About ChampagneView a map of Champagne wineries Champagne is both a region and a method. The wines come from the northernmost vineyards in France and the name conjures an image like no other can. An 18th Century Benedictine monk named Dom Perignon is said to be the first to blend both varietals and vintages, making good wines not only great, but also special and unique to their winemaker. Today, nearly 75% of Champagne produced is non-vintage and made up by a blend of several years' harvests.
All Champagnes must be made by a strictly controlled process called "Méthode Champenoise." The grapes are pressed and fermented for the first time. The blending phase follows and the wine is bottled and temporarily capped. Then comes the second fermentation, a blend of sugar and yeast is added and, this time, the carbon dioxide is kept inside the bottle. This process leaves a great deal of sediment that is extracted through a process of "racking" or "riddling." The bottles are progressively turned upside down until all the sediment is collected in the neck. The necks are then frozen and the sediment is "disgorged." After this phase, the winemaker may decide to add sugar to sweeten the wine. Finally the wine is corked. Some wines move through this process in a couple of months, while others are aged after the riddling phase to build greater complexity and depth.
Champagnes range from dry, "Brut," to slightly sweet, "Demi-Sec." Pinot Noir and Chardonnay grapes are used in Champagne blends, but "Blancs de Noirs" is made entirely of Pinot Noir and "Blancs de Blanc" is made from only Chardonnay grapes. The high acidity achieved by the northern location is crucial to the balance and structure of these wines.
Not every year is a "vintage" declared. In years when it is not, the wines are blended with the produce from other years to create the non-vintage blend, the house style that remains constant from year to year. But in a great vintage year, champagne houses will bottle by itself the unblended year's produce, and use other portions as "reserve" wines to supplement and enrich the non-vintage blend. A vintage champagne can age quite gracefully, and gain complexity just like any other great still wine.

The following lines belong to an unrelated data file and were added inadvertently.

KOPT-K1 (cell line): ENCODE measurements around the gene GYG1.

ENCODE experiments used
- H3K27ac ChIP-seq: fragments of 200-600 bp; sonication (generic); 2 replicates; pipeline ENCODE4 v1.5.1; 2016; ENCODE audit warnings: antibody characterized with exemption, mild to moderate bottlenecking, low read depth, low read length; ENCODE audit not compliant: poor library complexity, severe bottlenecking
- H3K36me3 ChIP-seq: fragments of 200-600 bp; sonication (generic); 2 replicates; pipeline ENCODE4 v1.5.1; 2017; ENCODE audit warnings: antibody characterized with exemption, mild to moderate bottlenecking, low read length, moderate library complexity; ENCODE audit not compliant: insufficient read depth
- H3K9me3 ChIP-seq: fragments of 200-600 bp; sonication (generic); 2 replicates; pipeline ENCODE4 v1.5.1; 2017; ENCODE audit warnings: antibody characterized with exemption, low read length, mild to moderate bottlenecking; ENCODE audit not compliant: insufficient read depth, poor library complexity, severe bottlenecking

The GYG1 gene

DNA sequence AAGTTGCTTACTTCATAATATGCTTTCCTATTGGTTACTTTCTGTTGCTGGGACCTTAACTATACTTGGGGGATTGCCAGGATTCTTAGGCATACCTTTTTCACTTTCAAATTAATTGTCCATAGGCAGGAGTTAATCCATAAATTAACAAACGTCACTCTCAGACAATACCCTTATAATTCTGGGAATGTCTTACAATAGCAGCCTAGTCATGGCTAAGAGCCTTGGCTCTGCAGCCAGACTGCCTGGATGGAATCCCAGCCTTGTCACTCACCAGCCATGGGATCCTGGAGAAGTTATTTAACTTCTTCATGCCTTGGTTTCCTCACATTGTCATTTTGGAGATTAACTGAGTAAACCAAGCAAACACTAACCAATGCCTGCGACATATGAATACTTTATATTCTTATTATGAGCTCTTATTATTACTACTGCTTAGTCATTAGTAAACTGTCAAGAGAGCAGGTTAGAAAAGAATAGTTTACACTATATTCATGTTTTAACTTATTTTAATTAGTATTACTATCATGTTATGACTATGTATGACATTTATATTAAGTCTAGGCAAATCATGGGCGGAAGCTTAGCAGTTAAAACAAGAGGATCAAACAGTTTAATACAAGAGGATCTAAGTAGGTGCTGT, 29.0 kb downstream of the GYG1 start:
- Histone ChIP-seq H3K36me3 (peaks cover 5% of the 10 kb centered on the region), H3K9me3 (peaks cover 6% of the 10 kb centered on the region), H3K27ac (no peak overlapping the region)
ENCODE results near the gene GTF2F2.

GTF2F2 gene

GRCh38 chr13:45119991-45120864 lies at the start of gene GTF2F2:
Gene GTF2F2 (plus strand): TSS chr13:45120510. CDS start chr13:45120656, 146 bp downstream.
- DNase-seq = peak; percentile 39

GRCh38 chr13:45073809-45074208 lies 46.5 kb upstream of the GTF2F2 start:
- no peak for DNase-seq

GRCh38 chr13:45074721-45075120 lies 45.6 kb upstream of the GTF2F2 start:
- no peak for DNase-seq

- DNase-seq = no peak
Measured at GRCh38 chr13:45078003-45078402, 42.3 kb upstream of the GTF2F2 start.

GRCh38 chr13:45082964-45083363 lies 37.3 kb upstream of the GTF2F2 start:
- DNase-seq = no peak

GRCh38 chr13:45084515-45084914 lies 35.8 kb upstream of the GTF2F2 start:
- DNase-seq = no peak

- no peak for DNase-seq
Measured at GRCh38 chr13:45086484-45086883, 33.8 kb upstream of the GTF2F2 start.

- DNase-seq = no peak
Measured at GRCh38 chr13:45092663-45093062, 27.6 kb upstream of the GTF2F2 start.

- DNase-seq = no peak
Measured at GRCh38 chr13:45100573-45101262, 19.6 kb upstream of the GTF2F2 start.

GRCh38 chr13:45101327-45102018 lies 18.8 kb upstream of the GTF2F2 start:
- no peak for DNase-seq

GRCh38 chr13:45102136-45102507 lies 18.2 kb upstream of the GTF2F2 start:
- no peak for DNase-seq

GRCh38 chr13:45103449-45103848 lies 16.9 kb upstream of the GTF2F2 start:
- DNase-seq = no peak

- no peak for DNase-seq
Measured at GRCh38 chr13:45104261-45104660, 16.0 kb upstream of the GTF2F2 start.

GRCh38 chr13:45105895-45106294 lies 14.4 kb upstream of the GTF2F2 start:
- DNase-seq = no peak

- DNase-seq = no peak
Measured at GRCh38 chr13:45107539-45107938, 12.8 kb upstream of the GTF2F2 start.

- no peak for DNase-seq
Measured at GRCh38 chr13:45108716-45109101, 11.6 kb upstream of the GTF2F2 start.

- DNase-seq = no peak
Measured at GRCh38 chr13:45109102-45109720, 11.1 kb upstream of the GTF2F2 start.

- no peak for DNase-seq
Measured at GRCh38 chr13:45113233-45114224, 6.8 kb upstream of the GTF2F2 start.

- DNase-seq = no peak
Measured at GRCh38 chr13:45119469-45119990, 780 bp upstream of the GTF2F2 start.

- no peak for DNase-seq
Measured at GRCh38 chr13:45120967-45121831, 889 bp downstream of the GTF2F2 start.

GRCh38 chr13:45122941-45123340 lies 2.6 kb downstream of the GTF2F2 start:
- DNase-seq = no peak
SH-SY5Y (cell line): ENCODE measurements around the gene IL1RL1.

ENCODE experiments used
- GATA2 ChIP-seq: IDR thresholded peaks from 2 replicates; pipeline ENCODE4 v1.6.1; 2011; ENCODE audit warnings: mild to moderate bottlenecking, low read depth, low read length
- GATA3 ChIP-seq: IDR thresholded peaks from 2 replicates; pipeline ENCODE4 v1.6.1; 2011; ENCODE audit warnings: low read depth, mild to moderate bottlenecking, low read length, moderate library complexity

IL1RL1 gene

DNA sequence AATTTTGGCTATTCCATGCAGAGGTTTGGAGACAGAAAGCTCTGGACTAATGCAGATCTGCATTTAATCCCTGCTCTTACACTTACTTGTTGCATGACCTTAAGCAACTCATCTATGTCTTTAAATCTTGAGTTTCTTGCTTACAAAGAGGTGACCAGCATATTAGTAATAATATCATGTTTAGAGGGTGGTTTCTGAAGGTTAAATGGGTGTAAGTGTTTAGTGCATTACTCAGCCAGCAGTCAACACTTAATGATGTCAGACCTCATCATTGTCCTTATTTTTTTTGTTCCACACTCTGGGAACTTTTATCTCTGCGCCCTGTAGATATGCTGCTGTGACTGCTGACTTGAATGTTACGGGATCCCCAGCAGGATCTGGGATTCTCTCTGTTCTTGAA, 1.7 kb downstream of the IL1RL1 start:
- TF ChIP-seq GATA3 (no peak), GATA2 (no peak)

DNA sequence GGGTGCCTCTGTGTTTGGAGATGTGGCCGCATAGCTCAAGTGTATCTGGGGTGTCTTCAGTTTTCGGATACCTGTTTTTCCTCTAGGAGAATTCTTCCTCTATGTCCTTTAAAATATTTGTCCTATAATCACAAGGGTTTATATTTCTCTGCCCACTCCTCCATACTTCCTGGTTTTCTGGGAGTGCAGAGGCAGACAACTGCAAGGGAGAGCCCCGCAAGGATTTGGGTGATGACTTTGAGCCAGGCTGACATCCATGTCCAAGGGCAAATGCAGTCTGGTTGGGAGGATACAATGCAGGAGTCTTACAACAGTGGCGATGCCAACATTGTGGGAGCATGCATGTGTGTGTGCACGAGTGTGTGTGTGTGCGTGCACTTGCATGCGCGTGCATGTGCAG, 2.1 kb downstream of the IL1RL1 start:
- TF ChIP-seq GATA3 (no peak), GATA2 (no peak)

Mild cheeses like gruyere and shellfish pair nicely with Champagne. Also, oysters and Champagne is a popular combination. A full-flavored vintage Champagne can go with almost any meal.
About France - Other regionsWhen it comes to wine, France is a classic. Classic blends, grapes and styles began in the country and they still remain. Think about it - people ask for a Burgundian style Pinot Noir, they refer to wines as Bordeaux or Rhone blends - Champagne even had to pass a law to stop international wineries from putting their region on the label of all sparkling wine.
The top regions of France are: Bordeaux, Burgundy, Champagne, Languedoc-Roussillon, Loire, Rhone. And these regions are so diverse! It makes sense that wine regions throughout the world try to emulate their style. Pinot Noir, Chardonnay, Cabernet Sauvignon and Syrah are no longer French varieties, but international varieties. They may not be the leader of cutting edge technology or value-priced wines, but there is no doubt that they are still producing wines of great quality and diversity.
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Alcohol By Volume GuideMost wine ranges from 10-16% alcohol by volume. Some varietals tend to have higher (for example Zinfandel and Cabernet Sauvignon) or lower alcohol levels (Pinot Noir and many white varietals), but there is always some variation from producer to producer. Some wine falls outside of this range, for instance Port weighs in closer to 20%, while Muscat and Riesling are usually a bit below 10%.
Wine Style Guide
Light & Crisp
- Light to medium bodied wines that are high in acid and light to medium fruit. Typically no oak.
Fruity & Smooth
- Light to medium bodied wines with lots of juicy fruit, typically medium acid and medium oak.
Rich & Creamy
- Full bodied wines that have typically undergone malo-lactic fermentation and/or spent time in oak.